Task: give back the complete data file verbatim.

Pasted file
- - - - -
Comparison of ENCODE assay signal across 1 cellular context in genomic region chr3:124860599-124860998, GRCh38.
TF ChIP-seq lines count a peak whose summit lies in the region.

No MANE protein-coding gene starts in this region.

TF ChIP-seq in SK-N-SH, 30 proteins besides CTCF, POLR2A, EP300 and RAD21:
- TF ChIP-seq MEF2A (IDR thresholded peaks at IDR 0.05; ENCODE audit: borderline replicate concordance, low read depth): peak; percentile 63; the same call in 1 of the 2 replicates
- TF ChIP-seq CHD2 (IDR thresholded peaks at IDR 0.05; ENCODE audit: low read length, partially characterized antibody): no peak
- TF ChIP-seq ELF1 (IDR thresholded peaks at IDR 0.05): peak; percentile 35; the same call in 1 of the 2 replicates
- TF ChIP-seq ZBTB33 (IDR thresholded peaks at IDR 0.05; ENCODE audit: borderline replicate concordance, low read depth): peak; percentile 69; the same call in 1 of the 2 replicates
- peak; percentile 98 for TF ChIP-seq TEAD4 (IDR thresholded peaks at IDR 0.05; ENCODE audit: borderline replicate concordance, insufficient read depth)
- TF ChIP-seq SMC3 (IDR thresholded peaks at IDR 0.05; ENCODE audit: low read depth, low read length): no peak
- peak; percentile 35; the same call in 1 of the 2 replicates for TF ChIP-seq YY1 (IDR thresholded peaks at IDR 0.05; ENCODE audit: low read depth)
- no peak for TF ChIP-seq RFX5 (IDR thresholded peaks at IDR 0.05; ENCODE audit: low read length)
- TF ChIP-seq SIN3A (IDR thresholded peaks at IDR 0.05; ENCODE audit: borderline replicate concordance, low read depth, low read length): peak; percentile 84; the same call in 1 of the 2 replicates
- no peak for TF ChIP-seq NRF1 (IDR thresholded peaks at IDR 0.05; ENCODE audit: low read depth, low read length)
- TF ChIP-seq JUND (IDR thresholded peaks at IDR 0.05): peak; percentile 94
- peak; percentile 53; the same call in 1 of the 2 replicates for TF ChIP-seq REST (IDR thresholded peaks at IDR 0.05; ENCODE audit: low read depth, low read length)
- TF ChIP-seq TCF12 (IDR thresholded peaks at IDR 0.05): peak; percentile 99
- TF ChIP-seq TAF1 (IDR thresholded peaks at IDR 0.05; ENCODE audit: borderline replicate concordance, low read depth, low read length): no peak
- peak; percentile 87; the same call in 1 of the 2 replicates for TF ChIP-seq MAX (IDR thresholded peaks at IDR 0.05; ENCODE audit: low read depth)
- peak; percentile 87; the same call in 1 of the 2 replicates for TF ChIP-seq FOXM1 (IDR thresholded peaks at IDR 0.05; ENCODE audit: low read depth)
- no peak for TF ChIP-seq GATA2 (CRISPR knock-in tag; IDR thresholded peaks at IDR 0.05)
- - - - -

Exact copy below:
Comparison of ENCODE assay signal across 1 cellular context in genomic region chr3:124860599-124860998, GRCh38.
TF ChIP-seq lines count a peak whose summit lies in the region.

No MANE protein-coding gene starts in this region.

TF ChIP-seq in SK-N-SH, 30 proteins besides CTCF, POLR2A, EP300 and RAD21:
- TF ChIP-seq MEF2A (IDR thresholded peaks at IDR 0.05; ENCODE audit: borderline replicate concordance, low read depth): peak; percentile 63; the same call in 1 of the 2 replicates
- TF ChIP-seq CHD2 (IDR thresholded peaks at IDR 0.05; ENCODE audit: low read length, partially characterized antibody): no peak
- TF ChIP-seq ELF1 (IDR thresholded peaks at IDR 0.05): peak; percentile 35; the same call in 1 of the 2 replicates
- TF ChIP-seq ZBTB33 (IDR thresholded peaks at IDR 0.05; ENCODE audit: borderline replicate concordance, low read depth): peak; percentile 69; the same call in 1 of the 2 replicates
- peak; percentile 98 for TF ChIP-seq TEAD4 (IDR thresholded peaks at IDR 0.05; ENCODE audit: borderline replicate concordance, insufficient read depth)
- TF ChIP-seq SMC3 (IDR thresholded peaks at IDR 0.05; ENCODE audit: low read depth, low read length): no peak
- peak; percentile 35; the same call in 1 of the 2 replicates for TF ChIP-seq YY1 (IDR thresholded peaks at IDR 0.05; ENCODE audit: low read depth)
- no peak for TF ChIP-seq RFX5 (IDR thresholded peaks at IDR 0.05; ENCODE audit: low read length)
- TF ChIP-seq SIN3A (IDR thresholded peaks at IDR 0.05; ENCODE audit: borderline replicate concordance, low read depth, low read length): peak; percentile 84; the same call in 1 of the 2 replicates
- no peak for TF ChIP-seq NRF1 (IDR thresholded peaks at IDR 0.05; ENCODE audit: low read depth, low read length)
- TF ChIP-seq JUND (IDR thresholded peaks at IDR 0.05): peak; percentile 94
- peak; percentile 53; the same call in 1 of the 2 replicates for TF ChIP-seq REST (IDR thresholded peaks at IDR 0.05; ENCODE audit: low read depth, low read length)
- TF ChIP-seq TCF12 (IDR thresholded peaks at IDR 0.05): peak; percentile 99
- TF ChIP-seq TAF1 (IDR thresholded peaks at IDR 0.05; ENCODE audit: borderline replicate concordance, low read depth, low read length): no peak
- peak; percentile 87; the same call in 1 of the 2 replicates for TF ChIP-seq MAX (IDR thresholded peaks at IDR 0.05; ENCODE audit: low read depth)
- peak; percentile 87; the same call in 1 of the 2 replicates for TF ChIP-seq FOXM1 (IDR thresholded peaks at IDR 0.05; ENCODE audit: low read depth)
- no peak for TF ChIP-seq GATA2 (CRISPR knock-in tag; IDR thresholded peaks at IDR 0.05)